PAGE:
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    Salesforce Makes Case for Expanding Reliance on Virtual Selling

    This week, during its Success Anywhere World Tour, Salesforce made a case for rethinking how sales teams are managed now that most salespeople will be shifting almost exclusively from working from home to working from anywhere.

    The latest version of Sales Cloud makes a Salesforce Meetings tool now generally available that provides a 360-degree view of all the participants on an online meeting, including account history, open service cases and biographies. After a call, automated action items prompt the salesperson to schedule a follow-up meeting or create a contact for a new decision maker they may have met.

    Salesforce president and COO Bret Taylor told attendees of the live online event that, even after COVID-19 vaccines are widely distributed, virtual selling will continue to be widely employed as salespeople continue to work both from home and the office. 

    “Virtual selling is here to stay,” says Taylor.

    Other capabilities added to Salesforce Cloud to facilitate those efforts include the ability to employ the Einstein Conversation Insights engine to analyze video call transcripts using machine learning algorithms. These algorithms identify trending keywords, such as product names, or types of interactions, such as competitor mentions. There’s also now a sales pipeline inspection tool that uses AI to narrow focus on the deals that matter most as pipeline changes are tracked week by week.

    Those capabilities are meant to extend existing capabilities such as Einstein Opportunity Scoring, which presents each salesperson with a score representing the likelihood that an opportunity will be won.

    Also read: MuleSoft Makes Accessing External Data from Salesforce Simpler

    Remote Sales Team Management

    As critical as it might be to arm sales teams with virtual selling tools, the biggest challenge organizations may face is providing sales managers with the tools they require to remotely manage a sales team. The AI tools embedded in Salesforce Cloud make it easier for those managers to identify what specific issues members of their sales team are struggling with as they engage potential customers.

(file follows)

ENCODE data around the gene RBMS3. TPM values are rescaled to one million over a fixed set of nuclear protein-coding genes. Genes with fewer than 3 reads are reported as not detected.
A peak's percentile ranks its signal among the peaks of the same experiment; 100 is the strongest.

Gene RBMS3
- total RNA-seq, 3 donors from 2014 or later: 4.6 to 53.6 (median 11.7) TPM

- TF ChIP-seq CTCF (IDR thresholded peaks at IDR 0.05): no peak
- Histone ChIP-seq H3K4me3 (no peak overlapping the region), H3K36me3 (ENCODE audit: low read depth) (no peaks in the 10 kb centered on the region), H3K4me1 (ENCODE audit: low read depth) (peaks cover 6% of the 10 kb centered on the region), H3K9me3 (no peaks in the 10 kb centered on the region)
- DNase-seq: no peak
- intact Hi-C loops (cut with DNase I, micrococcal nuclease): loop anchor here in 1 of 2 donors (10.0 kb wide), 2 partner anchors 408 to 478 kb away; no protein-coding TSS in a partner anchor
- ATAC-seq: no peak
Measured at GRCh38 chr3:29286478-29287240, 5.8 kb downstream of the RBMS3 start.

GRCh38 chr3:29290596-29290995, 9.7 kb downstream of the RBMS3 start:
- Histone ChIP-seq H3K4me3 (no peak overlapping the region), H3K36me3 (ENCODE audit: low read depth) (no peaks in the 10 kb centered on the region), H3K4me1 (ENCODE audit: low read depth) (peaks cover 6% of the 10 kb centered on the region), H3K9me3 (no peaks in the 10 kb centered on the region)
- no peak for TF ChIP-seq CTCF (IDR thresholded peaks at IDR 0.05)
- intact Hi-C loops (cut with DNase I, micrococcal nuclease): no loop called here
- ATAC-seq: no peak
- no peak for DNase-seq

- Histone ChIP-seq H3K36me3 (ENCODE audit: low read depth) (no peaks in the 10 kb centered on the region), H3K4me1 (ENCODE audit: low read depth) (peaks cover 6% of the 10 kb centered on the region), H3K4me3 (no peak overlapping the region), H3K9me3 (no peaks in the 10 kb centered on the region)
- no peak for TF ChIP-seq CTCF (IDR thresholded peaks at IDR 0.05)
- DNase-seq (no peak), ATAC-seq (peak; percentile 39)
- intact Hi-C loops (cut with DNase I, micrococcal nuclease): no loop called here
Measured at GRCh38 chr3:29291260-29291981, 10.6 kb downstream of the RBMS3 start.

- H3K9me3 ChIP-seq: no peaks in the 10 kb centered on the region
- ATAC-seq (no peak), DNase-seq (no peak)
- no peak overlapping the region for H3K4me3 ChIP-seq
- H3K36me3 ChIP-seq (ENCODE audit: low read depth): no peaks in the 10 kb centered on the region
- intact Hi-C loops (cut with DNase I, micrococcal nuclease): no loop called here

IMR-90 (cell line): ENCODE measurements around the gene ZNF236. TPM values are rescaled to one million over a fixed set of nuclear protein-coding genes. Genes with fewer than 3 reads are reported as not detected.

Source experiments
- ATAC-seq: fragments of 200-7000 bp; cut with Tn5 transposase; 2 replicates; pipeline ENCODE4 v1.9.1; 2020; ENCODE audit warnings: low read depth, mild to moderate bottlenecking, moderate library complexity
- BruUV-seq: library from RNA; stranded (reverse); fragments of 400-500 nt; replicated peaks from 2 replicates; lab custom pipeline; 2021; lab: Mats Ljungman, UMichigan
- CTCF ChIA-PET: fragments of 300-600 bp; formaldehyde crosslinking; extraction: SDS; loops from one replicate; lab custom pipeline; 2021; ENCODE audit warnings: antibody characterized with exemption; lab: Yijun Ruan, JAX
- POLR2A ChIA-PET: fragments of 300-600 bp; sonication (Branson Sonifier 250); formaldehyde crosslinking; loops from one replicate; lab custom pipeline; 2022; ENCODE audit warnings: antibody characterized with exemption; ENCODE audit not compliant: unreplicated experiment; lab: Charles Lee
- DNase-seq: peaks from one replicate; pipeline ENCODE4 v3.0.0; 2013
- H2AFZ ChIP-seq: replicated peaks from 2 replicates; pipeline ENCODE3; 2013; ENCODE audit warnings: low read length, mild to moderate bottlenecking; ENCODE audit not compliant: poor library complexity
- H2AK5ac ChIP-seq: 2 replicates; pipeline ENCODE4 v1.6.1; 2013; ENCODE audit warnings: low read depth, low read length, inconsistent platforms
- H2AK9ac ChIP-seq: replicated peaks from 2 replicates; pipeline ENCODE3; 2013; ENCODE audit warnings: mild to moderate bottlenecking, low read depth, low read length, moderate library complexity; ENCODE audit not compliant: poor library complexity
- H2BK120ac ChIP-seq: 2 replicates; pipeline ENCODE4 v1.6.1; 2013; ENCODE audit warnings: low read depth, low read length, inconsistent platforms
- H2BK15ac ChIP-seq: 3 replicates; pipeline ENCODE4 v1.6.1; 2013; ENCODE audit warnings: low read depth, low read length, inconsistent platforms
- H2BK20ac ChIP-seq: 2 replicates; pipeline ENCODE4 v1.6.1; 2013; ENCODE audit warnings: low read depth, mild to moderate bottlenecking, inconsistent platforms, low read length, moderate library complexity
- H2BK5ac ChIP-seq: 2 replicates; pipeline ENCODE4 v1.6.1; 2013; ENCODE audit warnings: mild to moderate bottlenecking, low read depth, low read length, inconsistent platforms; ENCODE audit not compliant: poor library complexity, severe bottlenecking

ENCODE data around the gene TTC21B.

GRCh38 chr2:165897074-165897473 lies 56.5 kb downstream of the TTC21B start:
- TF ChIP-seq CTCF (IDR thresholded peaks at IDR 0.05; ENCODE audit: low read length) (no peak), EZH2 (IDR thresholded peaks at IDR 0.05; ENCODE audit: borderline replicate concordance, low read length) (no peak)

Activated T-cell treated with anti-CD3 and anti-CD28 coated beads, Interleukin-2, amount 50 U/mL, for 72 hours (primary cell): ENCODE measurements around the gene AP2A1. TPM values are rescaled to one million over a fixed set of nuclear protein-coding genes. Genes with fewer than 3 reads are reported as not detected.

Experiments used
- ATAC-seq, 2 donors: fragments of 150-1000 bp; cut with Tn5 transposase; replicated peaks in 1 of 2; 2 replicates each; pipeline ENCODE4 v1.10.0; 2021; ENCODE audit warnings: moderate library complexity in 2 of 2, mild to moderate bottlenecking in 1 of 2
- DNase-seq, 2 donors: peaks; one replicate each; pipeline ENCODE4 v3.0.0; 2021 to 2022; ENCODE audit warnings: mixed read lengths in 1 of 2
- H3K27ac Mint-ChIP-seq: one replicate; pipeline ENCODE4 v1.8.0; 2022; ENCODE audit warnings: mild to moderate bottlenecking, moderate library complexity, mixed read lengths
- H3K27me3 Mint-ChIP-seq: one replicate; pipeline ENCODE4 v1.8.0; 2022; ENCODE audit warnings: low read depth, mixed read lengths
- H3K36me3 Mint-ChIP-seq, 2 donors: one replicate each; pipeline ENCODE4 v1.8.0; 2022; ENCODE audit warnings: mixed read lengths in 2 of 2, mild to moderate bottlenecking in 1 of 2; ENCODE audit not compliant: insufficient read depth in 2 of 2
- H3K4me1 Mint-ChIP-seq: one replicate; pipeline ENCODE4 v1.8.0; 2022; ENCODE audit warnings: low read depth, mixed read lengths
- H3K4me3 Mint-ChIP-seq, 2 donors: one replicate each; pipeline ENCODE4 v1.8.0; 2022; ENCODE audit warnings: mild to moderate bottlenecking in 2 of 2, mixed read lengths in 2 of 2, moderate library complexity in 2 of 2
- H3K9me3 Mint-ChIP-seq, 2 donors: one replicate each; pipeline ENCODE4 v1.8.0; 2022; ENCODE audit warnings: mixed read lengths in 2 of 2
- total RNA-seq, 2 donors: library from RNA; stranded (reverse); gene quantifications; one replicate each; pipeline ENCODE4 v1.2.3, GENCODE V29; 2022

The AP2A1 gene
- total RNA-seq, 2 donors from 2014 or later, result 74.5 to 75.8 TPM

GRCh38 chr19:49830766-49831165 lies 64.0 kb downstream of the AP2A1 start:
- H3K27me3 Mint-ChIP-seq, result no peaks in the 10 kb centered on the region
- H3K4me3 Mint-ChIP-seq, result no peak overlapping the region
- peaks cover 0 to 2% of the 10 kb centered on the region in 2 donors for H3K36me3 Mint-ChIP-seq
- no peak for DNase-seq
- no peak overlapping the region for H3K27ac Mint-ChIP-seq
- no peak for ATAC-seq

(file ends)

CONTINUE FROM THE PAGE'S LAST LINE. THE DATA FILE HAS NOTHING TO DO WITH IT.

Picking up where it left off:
Rather than having to constantly switch between a customer relationship management (CRM) application and a video conferencing session, Salesforce is clearly making a case for a more integrated user experience. In fact, it’s becoming increasingly apparent video conferencing capabilities will soon be baked into most applications.   

    It’s not clear to what degree a shift to working from anywhere will drive organizations to rip and replace their CRM applications. There’s no doubt customers have become more comfortable engaging with sales people online. Some may prefer that to having a face-to-face meeting. Salespeople, of course, are generally going to prefer a face-to-face meeting whenever possible. The end customer, however, may not be as enthusiastic about going into an office just to meet with a salesperson.

    Also read: Salesforce Seeks to Advance Digital Business Transformation via Slack Acquisition

    Engaging Customers

    Regardless of how selling evolves, the more often a salesperson engages a customer the more likely it becomes some type of transaction will eventually occur. The challenge salespeople now face is finding the best way to engage customers on their own terms. The expectation is a sales team has the tools to adapt. 

    Customers may not be willing to sign on the bottom line until they meet someone in person, but everything up until that point might very well occur over a series of online meetings that may not even require them to turn on their camera. After all, one of the best things about working from home is no one has to always wear business attire.

    Read next: Open Source Platforms Vie with IT Vendors for Management of MLOps

    Mike Vizard
    Mike Vizard
    Michael Vizard is a seasoned IT journalist, with nearly 30 years of experience writing and editing about enterprise IT issues. He is a contributor to publications including Programmableweb, IT Business Edge, CIOinsight and UBM Tech. He formerly was editorial director for Ziff-Davis Enterprise, where he launched the company’s custom content division, and has also served as editor in chief for CRN and InfoWorld. He also has held editorial positions at PC Week, Computerworld and Digital Review.

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